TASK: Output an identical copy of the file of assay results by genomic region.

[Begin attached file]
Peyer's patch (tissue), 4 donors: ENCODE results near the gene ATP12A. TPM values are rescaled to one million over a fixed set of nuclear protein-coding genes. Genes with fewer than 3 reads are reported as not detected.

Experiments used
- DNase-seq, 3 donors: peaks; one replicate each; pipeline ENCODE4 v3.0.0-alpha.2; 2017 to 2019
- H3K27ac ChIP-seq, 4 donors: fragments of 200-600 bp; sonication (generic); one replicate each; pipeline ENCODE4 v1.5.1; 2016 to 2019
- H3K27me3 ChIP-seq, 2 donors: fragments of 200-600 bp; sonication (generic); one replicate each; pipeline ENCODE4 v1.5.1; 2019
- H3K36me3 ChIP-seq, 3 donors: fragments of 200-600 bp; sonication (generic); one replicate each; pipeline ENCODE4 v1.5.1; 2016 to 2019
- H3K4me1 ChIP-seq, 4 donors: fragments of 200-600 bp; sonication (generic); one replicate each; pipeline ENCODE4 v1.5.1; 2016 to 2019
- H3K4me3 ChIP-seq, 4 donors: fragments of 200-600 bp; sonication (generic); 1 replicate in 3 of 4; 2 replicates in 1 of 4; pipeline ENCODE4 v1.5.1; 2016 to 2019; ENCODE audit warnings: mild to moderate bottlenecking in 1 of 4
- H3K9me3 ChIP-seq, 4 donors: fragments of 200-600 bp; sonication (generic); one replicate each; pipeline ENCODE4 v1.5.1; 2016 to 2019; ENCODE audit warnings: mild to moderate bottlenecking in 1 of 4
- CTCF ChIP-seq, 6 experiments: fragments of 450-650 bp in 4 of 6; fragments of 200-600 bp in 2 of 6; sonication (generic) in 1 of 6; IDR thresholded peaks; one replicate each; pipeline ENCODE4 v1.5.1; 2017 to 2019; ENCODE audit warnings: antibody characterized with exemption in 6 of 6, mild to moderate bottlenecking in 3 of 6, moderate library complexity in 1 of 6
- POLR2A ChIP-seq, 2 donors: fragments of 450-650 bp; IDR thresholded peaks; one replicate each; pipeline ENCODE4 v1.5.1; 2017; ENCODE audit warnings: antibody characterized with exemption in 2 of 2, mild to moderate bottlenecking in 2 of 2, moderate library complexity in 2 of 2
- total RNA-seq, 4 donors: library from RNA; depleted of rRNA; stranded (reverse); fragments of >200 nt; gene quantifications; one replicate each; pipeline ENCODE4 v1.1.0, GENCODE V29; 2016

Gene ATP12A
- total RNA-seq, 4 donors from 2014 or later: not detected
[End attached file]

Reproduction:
Peyer's patch (tissue), 4 donors: ENCODE results near the gene ATP12A. TPM values are rescaled to one million over a fixed set of nuclear protein-coding genes. Genes with fewer than 3 reads are reported as not detected.

Experiments used
- DNase-seq, 3 donors: peaks; one replicate each; pipeline ENCODE4 v3.0.0-alpha.2; 2017 to 2019
- H3K27ac ChIP-seq, 4 donors: fragments of 200-600 bp; sonication (generic); one replicate each; pipeline ENCODE4 v1.5.1; 2016 to 2019
- H3K27me3 ChIP-seq, 2 donors: fragments of 200-600 bp; sonication (generic); one replicate each; pipeline ENCODE4 v1.5.1; 2019
- H3K36me3 ChIP-seq, 3 donors: fragments of 200-600 bp; sonication (generic); one replicate each; pipeline ENCODE4 v1.5.1; 2016 to 2019
- H3K4me1 ChIP-seq, 4 donors: fragments of 200-600 bp; sonication (generic); one replicate each; pipeline ENCODE4 v1.5.1; 2016 to 2019
- H3K4me3 ChIP-seq, 4 donors: fragments of 200-600 bp; sonication (generic); 1 replicate in 3 of 4; 2 replicates in 1 of 4; pipeline ENCODE4 v1.5.1; 2016 to 2019; ENCODE audit warnings: mild to moderate bottlenecking in 1 of 4
- H3K9me3 ChIP-seq, 4 donors: fragments of 200-600 bp; sonication (generic); one replicate each; pipeline ENCODE4 v1.5.1; 2016 to 2019; ENCODE audit warnings: mild to moderate bottlenecking in 1 of 4
- CTCF ChIP-seq, 6 experiments: fragments of 450-650 bp in 4 of 6; fragments of 200-600 bp in 2 of 6; sonication (generic) in 1 of 6; IDR thresholded peaks; one replicate each; pipeline ENCODE4 v1.5.1; 2017 to 2019; ENCODE audit warnings: antibody characterized with exemption in 6 of 6, mild to moderate bottlenecking in 3 of 6, moderate library complexity in 1 of 6
- POLR2A ChIP-seq, 2 donors: fragments of 450-650 bp; IDR thresholded peaks; one replicate each; pipeline ENCODE4 v1.5.1; 2017; ENCODE audit warnings: antibody characterized with exemption in 2 of 2, mild to moderate bottlenecking in 2 of 2, moderate library complexity in 2 of 2
- total RNA-seq, 4 donors: library from RNA; depleted of rRNA; stranded (reverse); fragments of >200 nt; gene quantifications; one replicate each; pipeline ENCODE4 v1.1.0, GENCODE V29; 2016

Gene ATP12A
- total RNA-seq, 4 donors from 2014 or later: not detected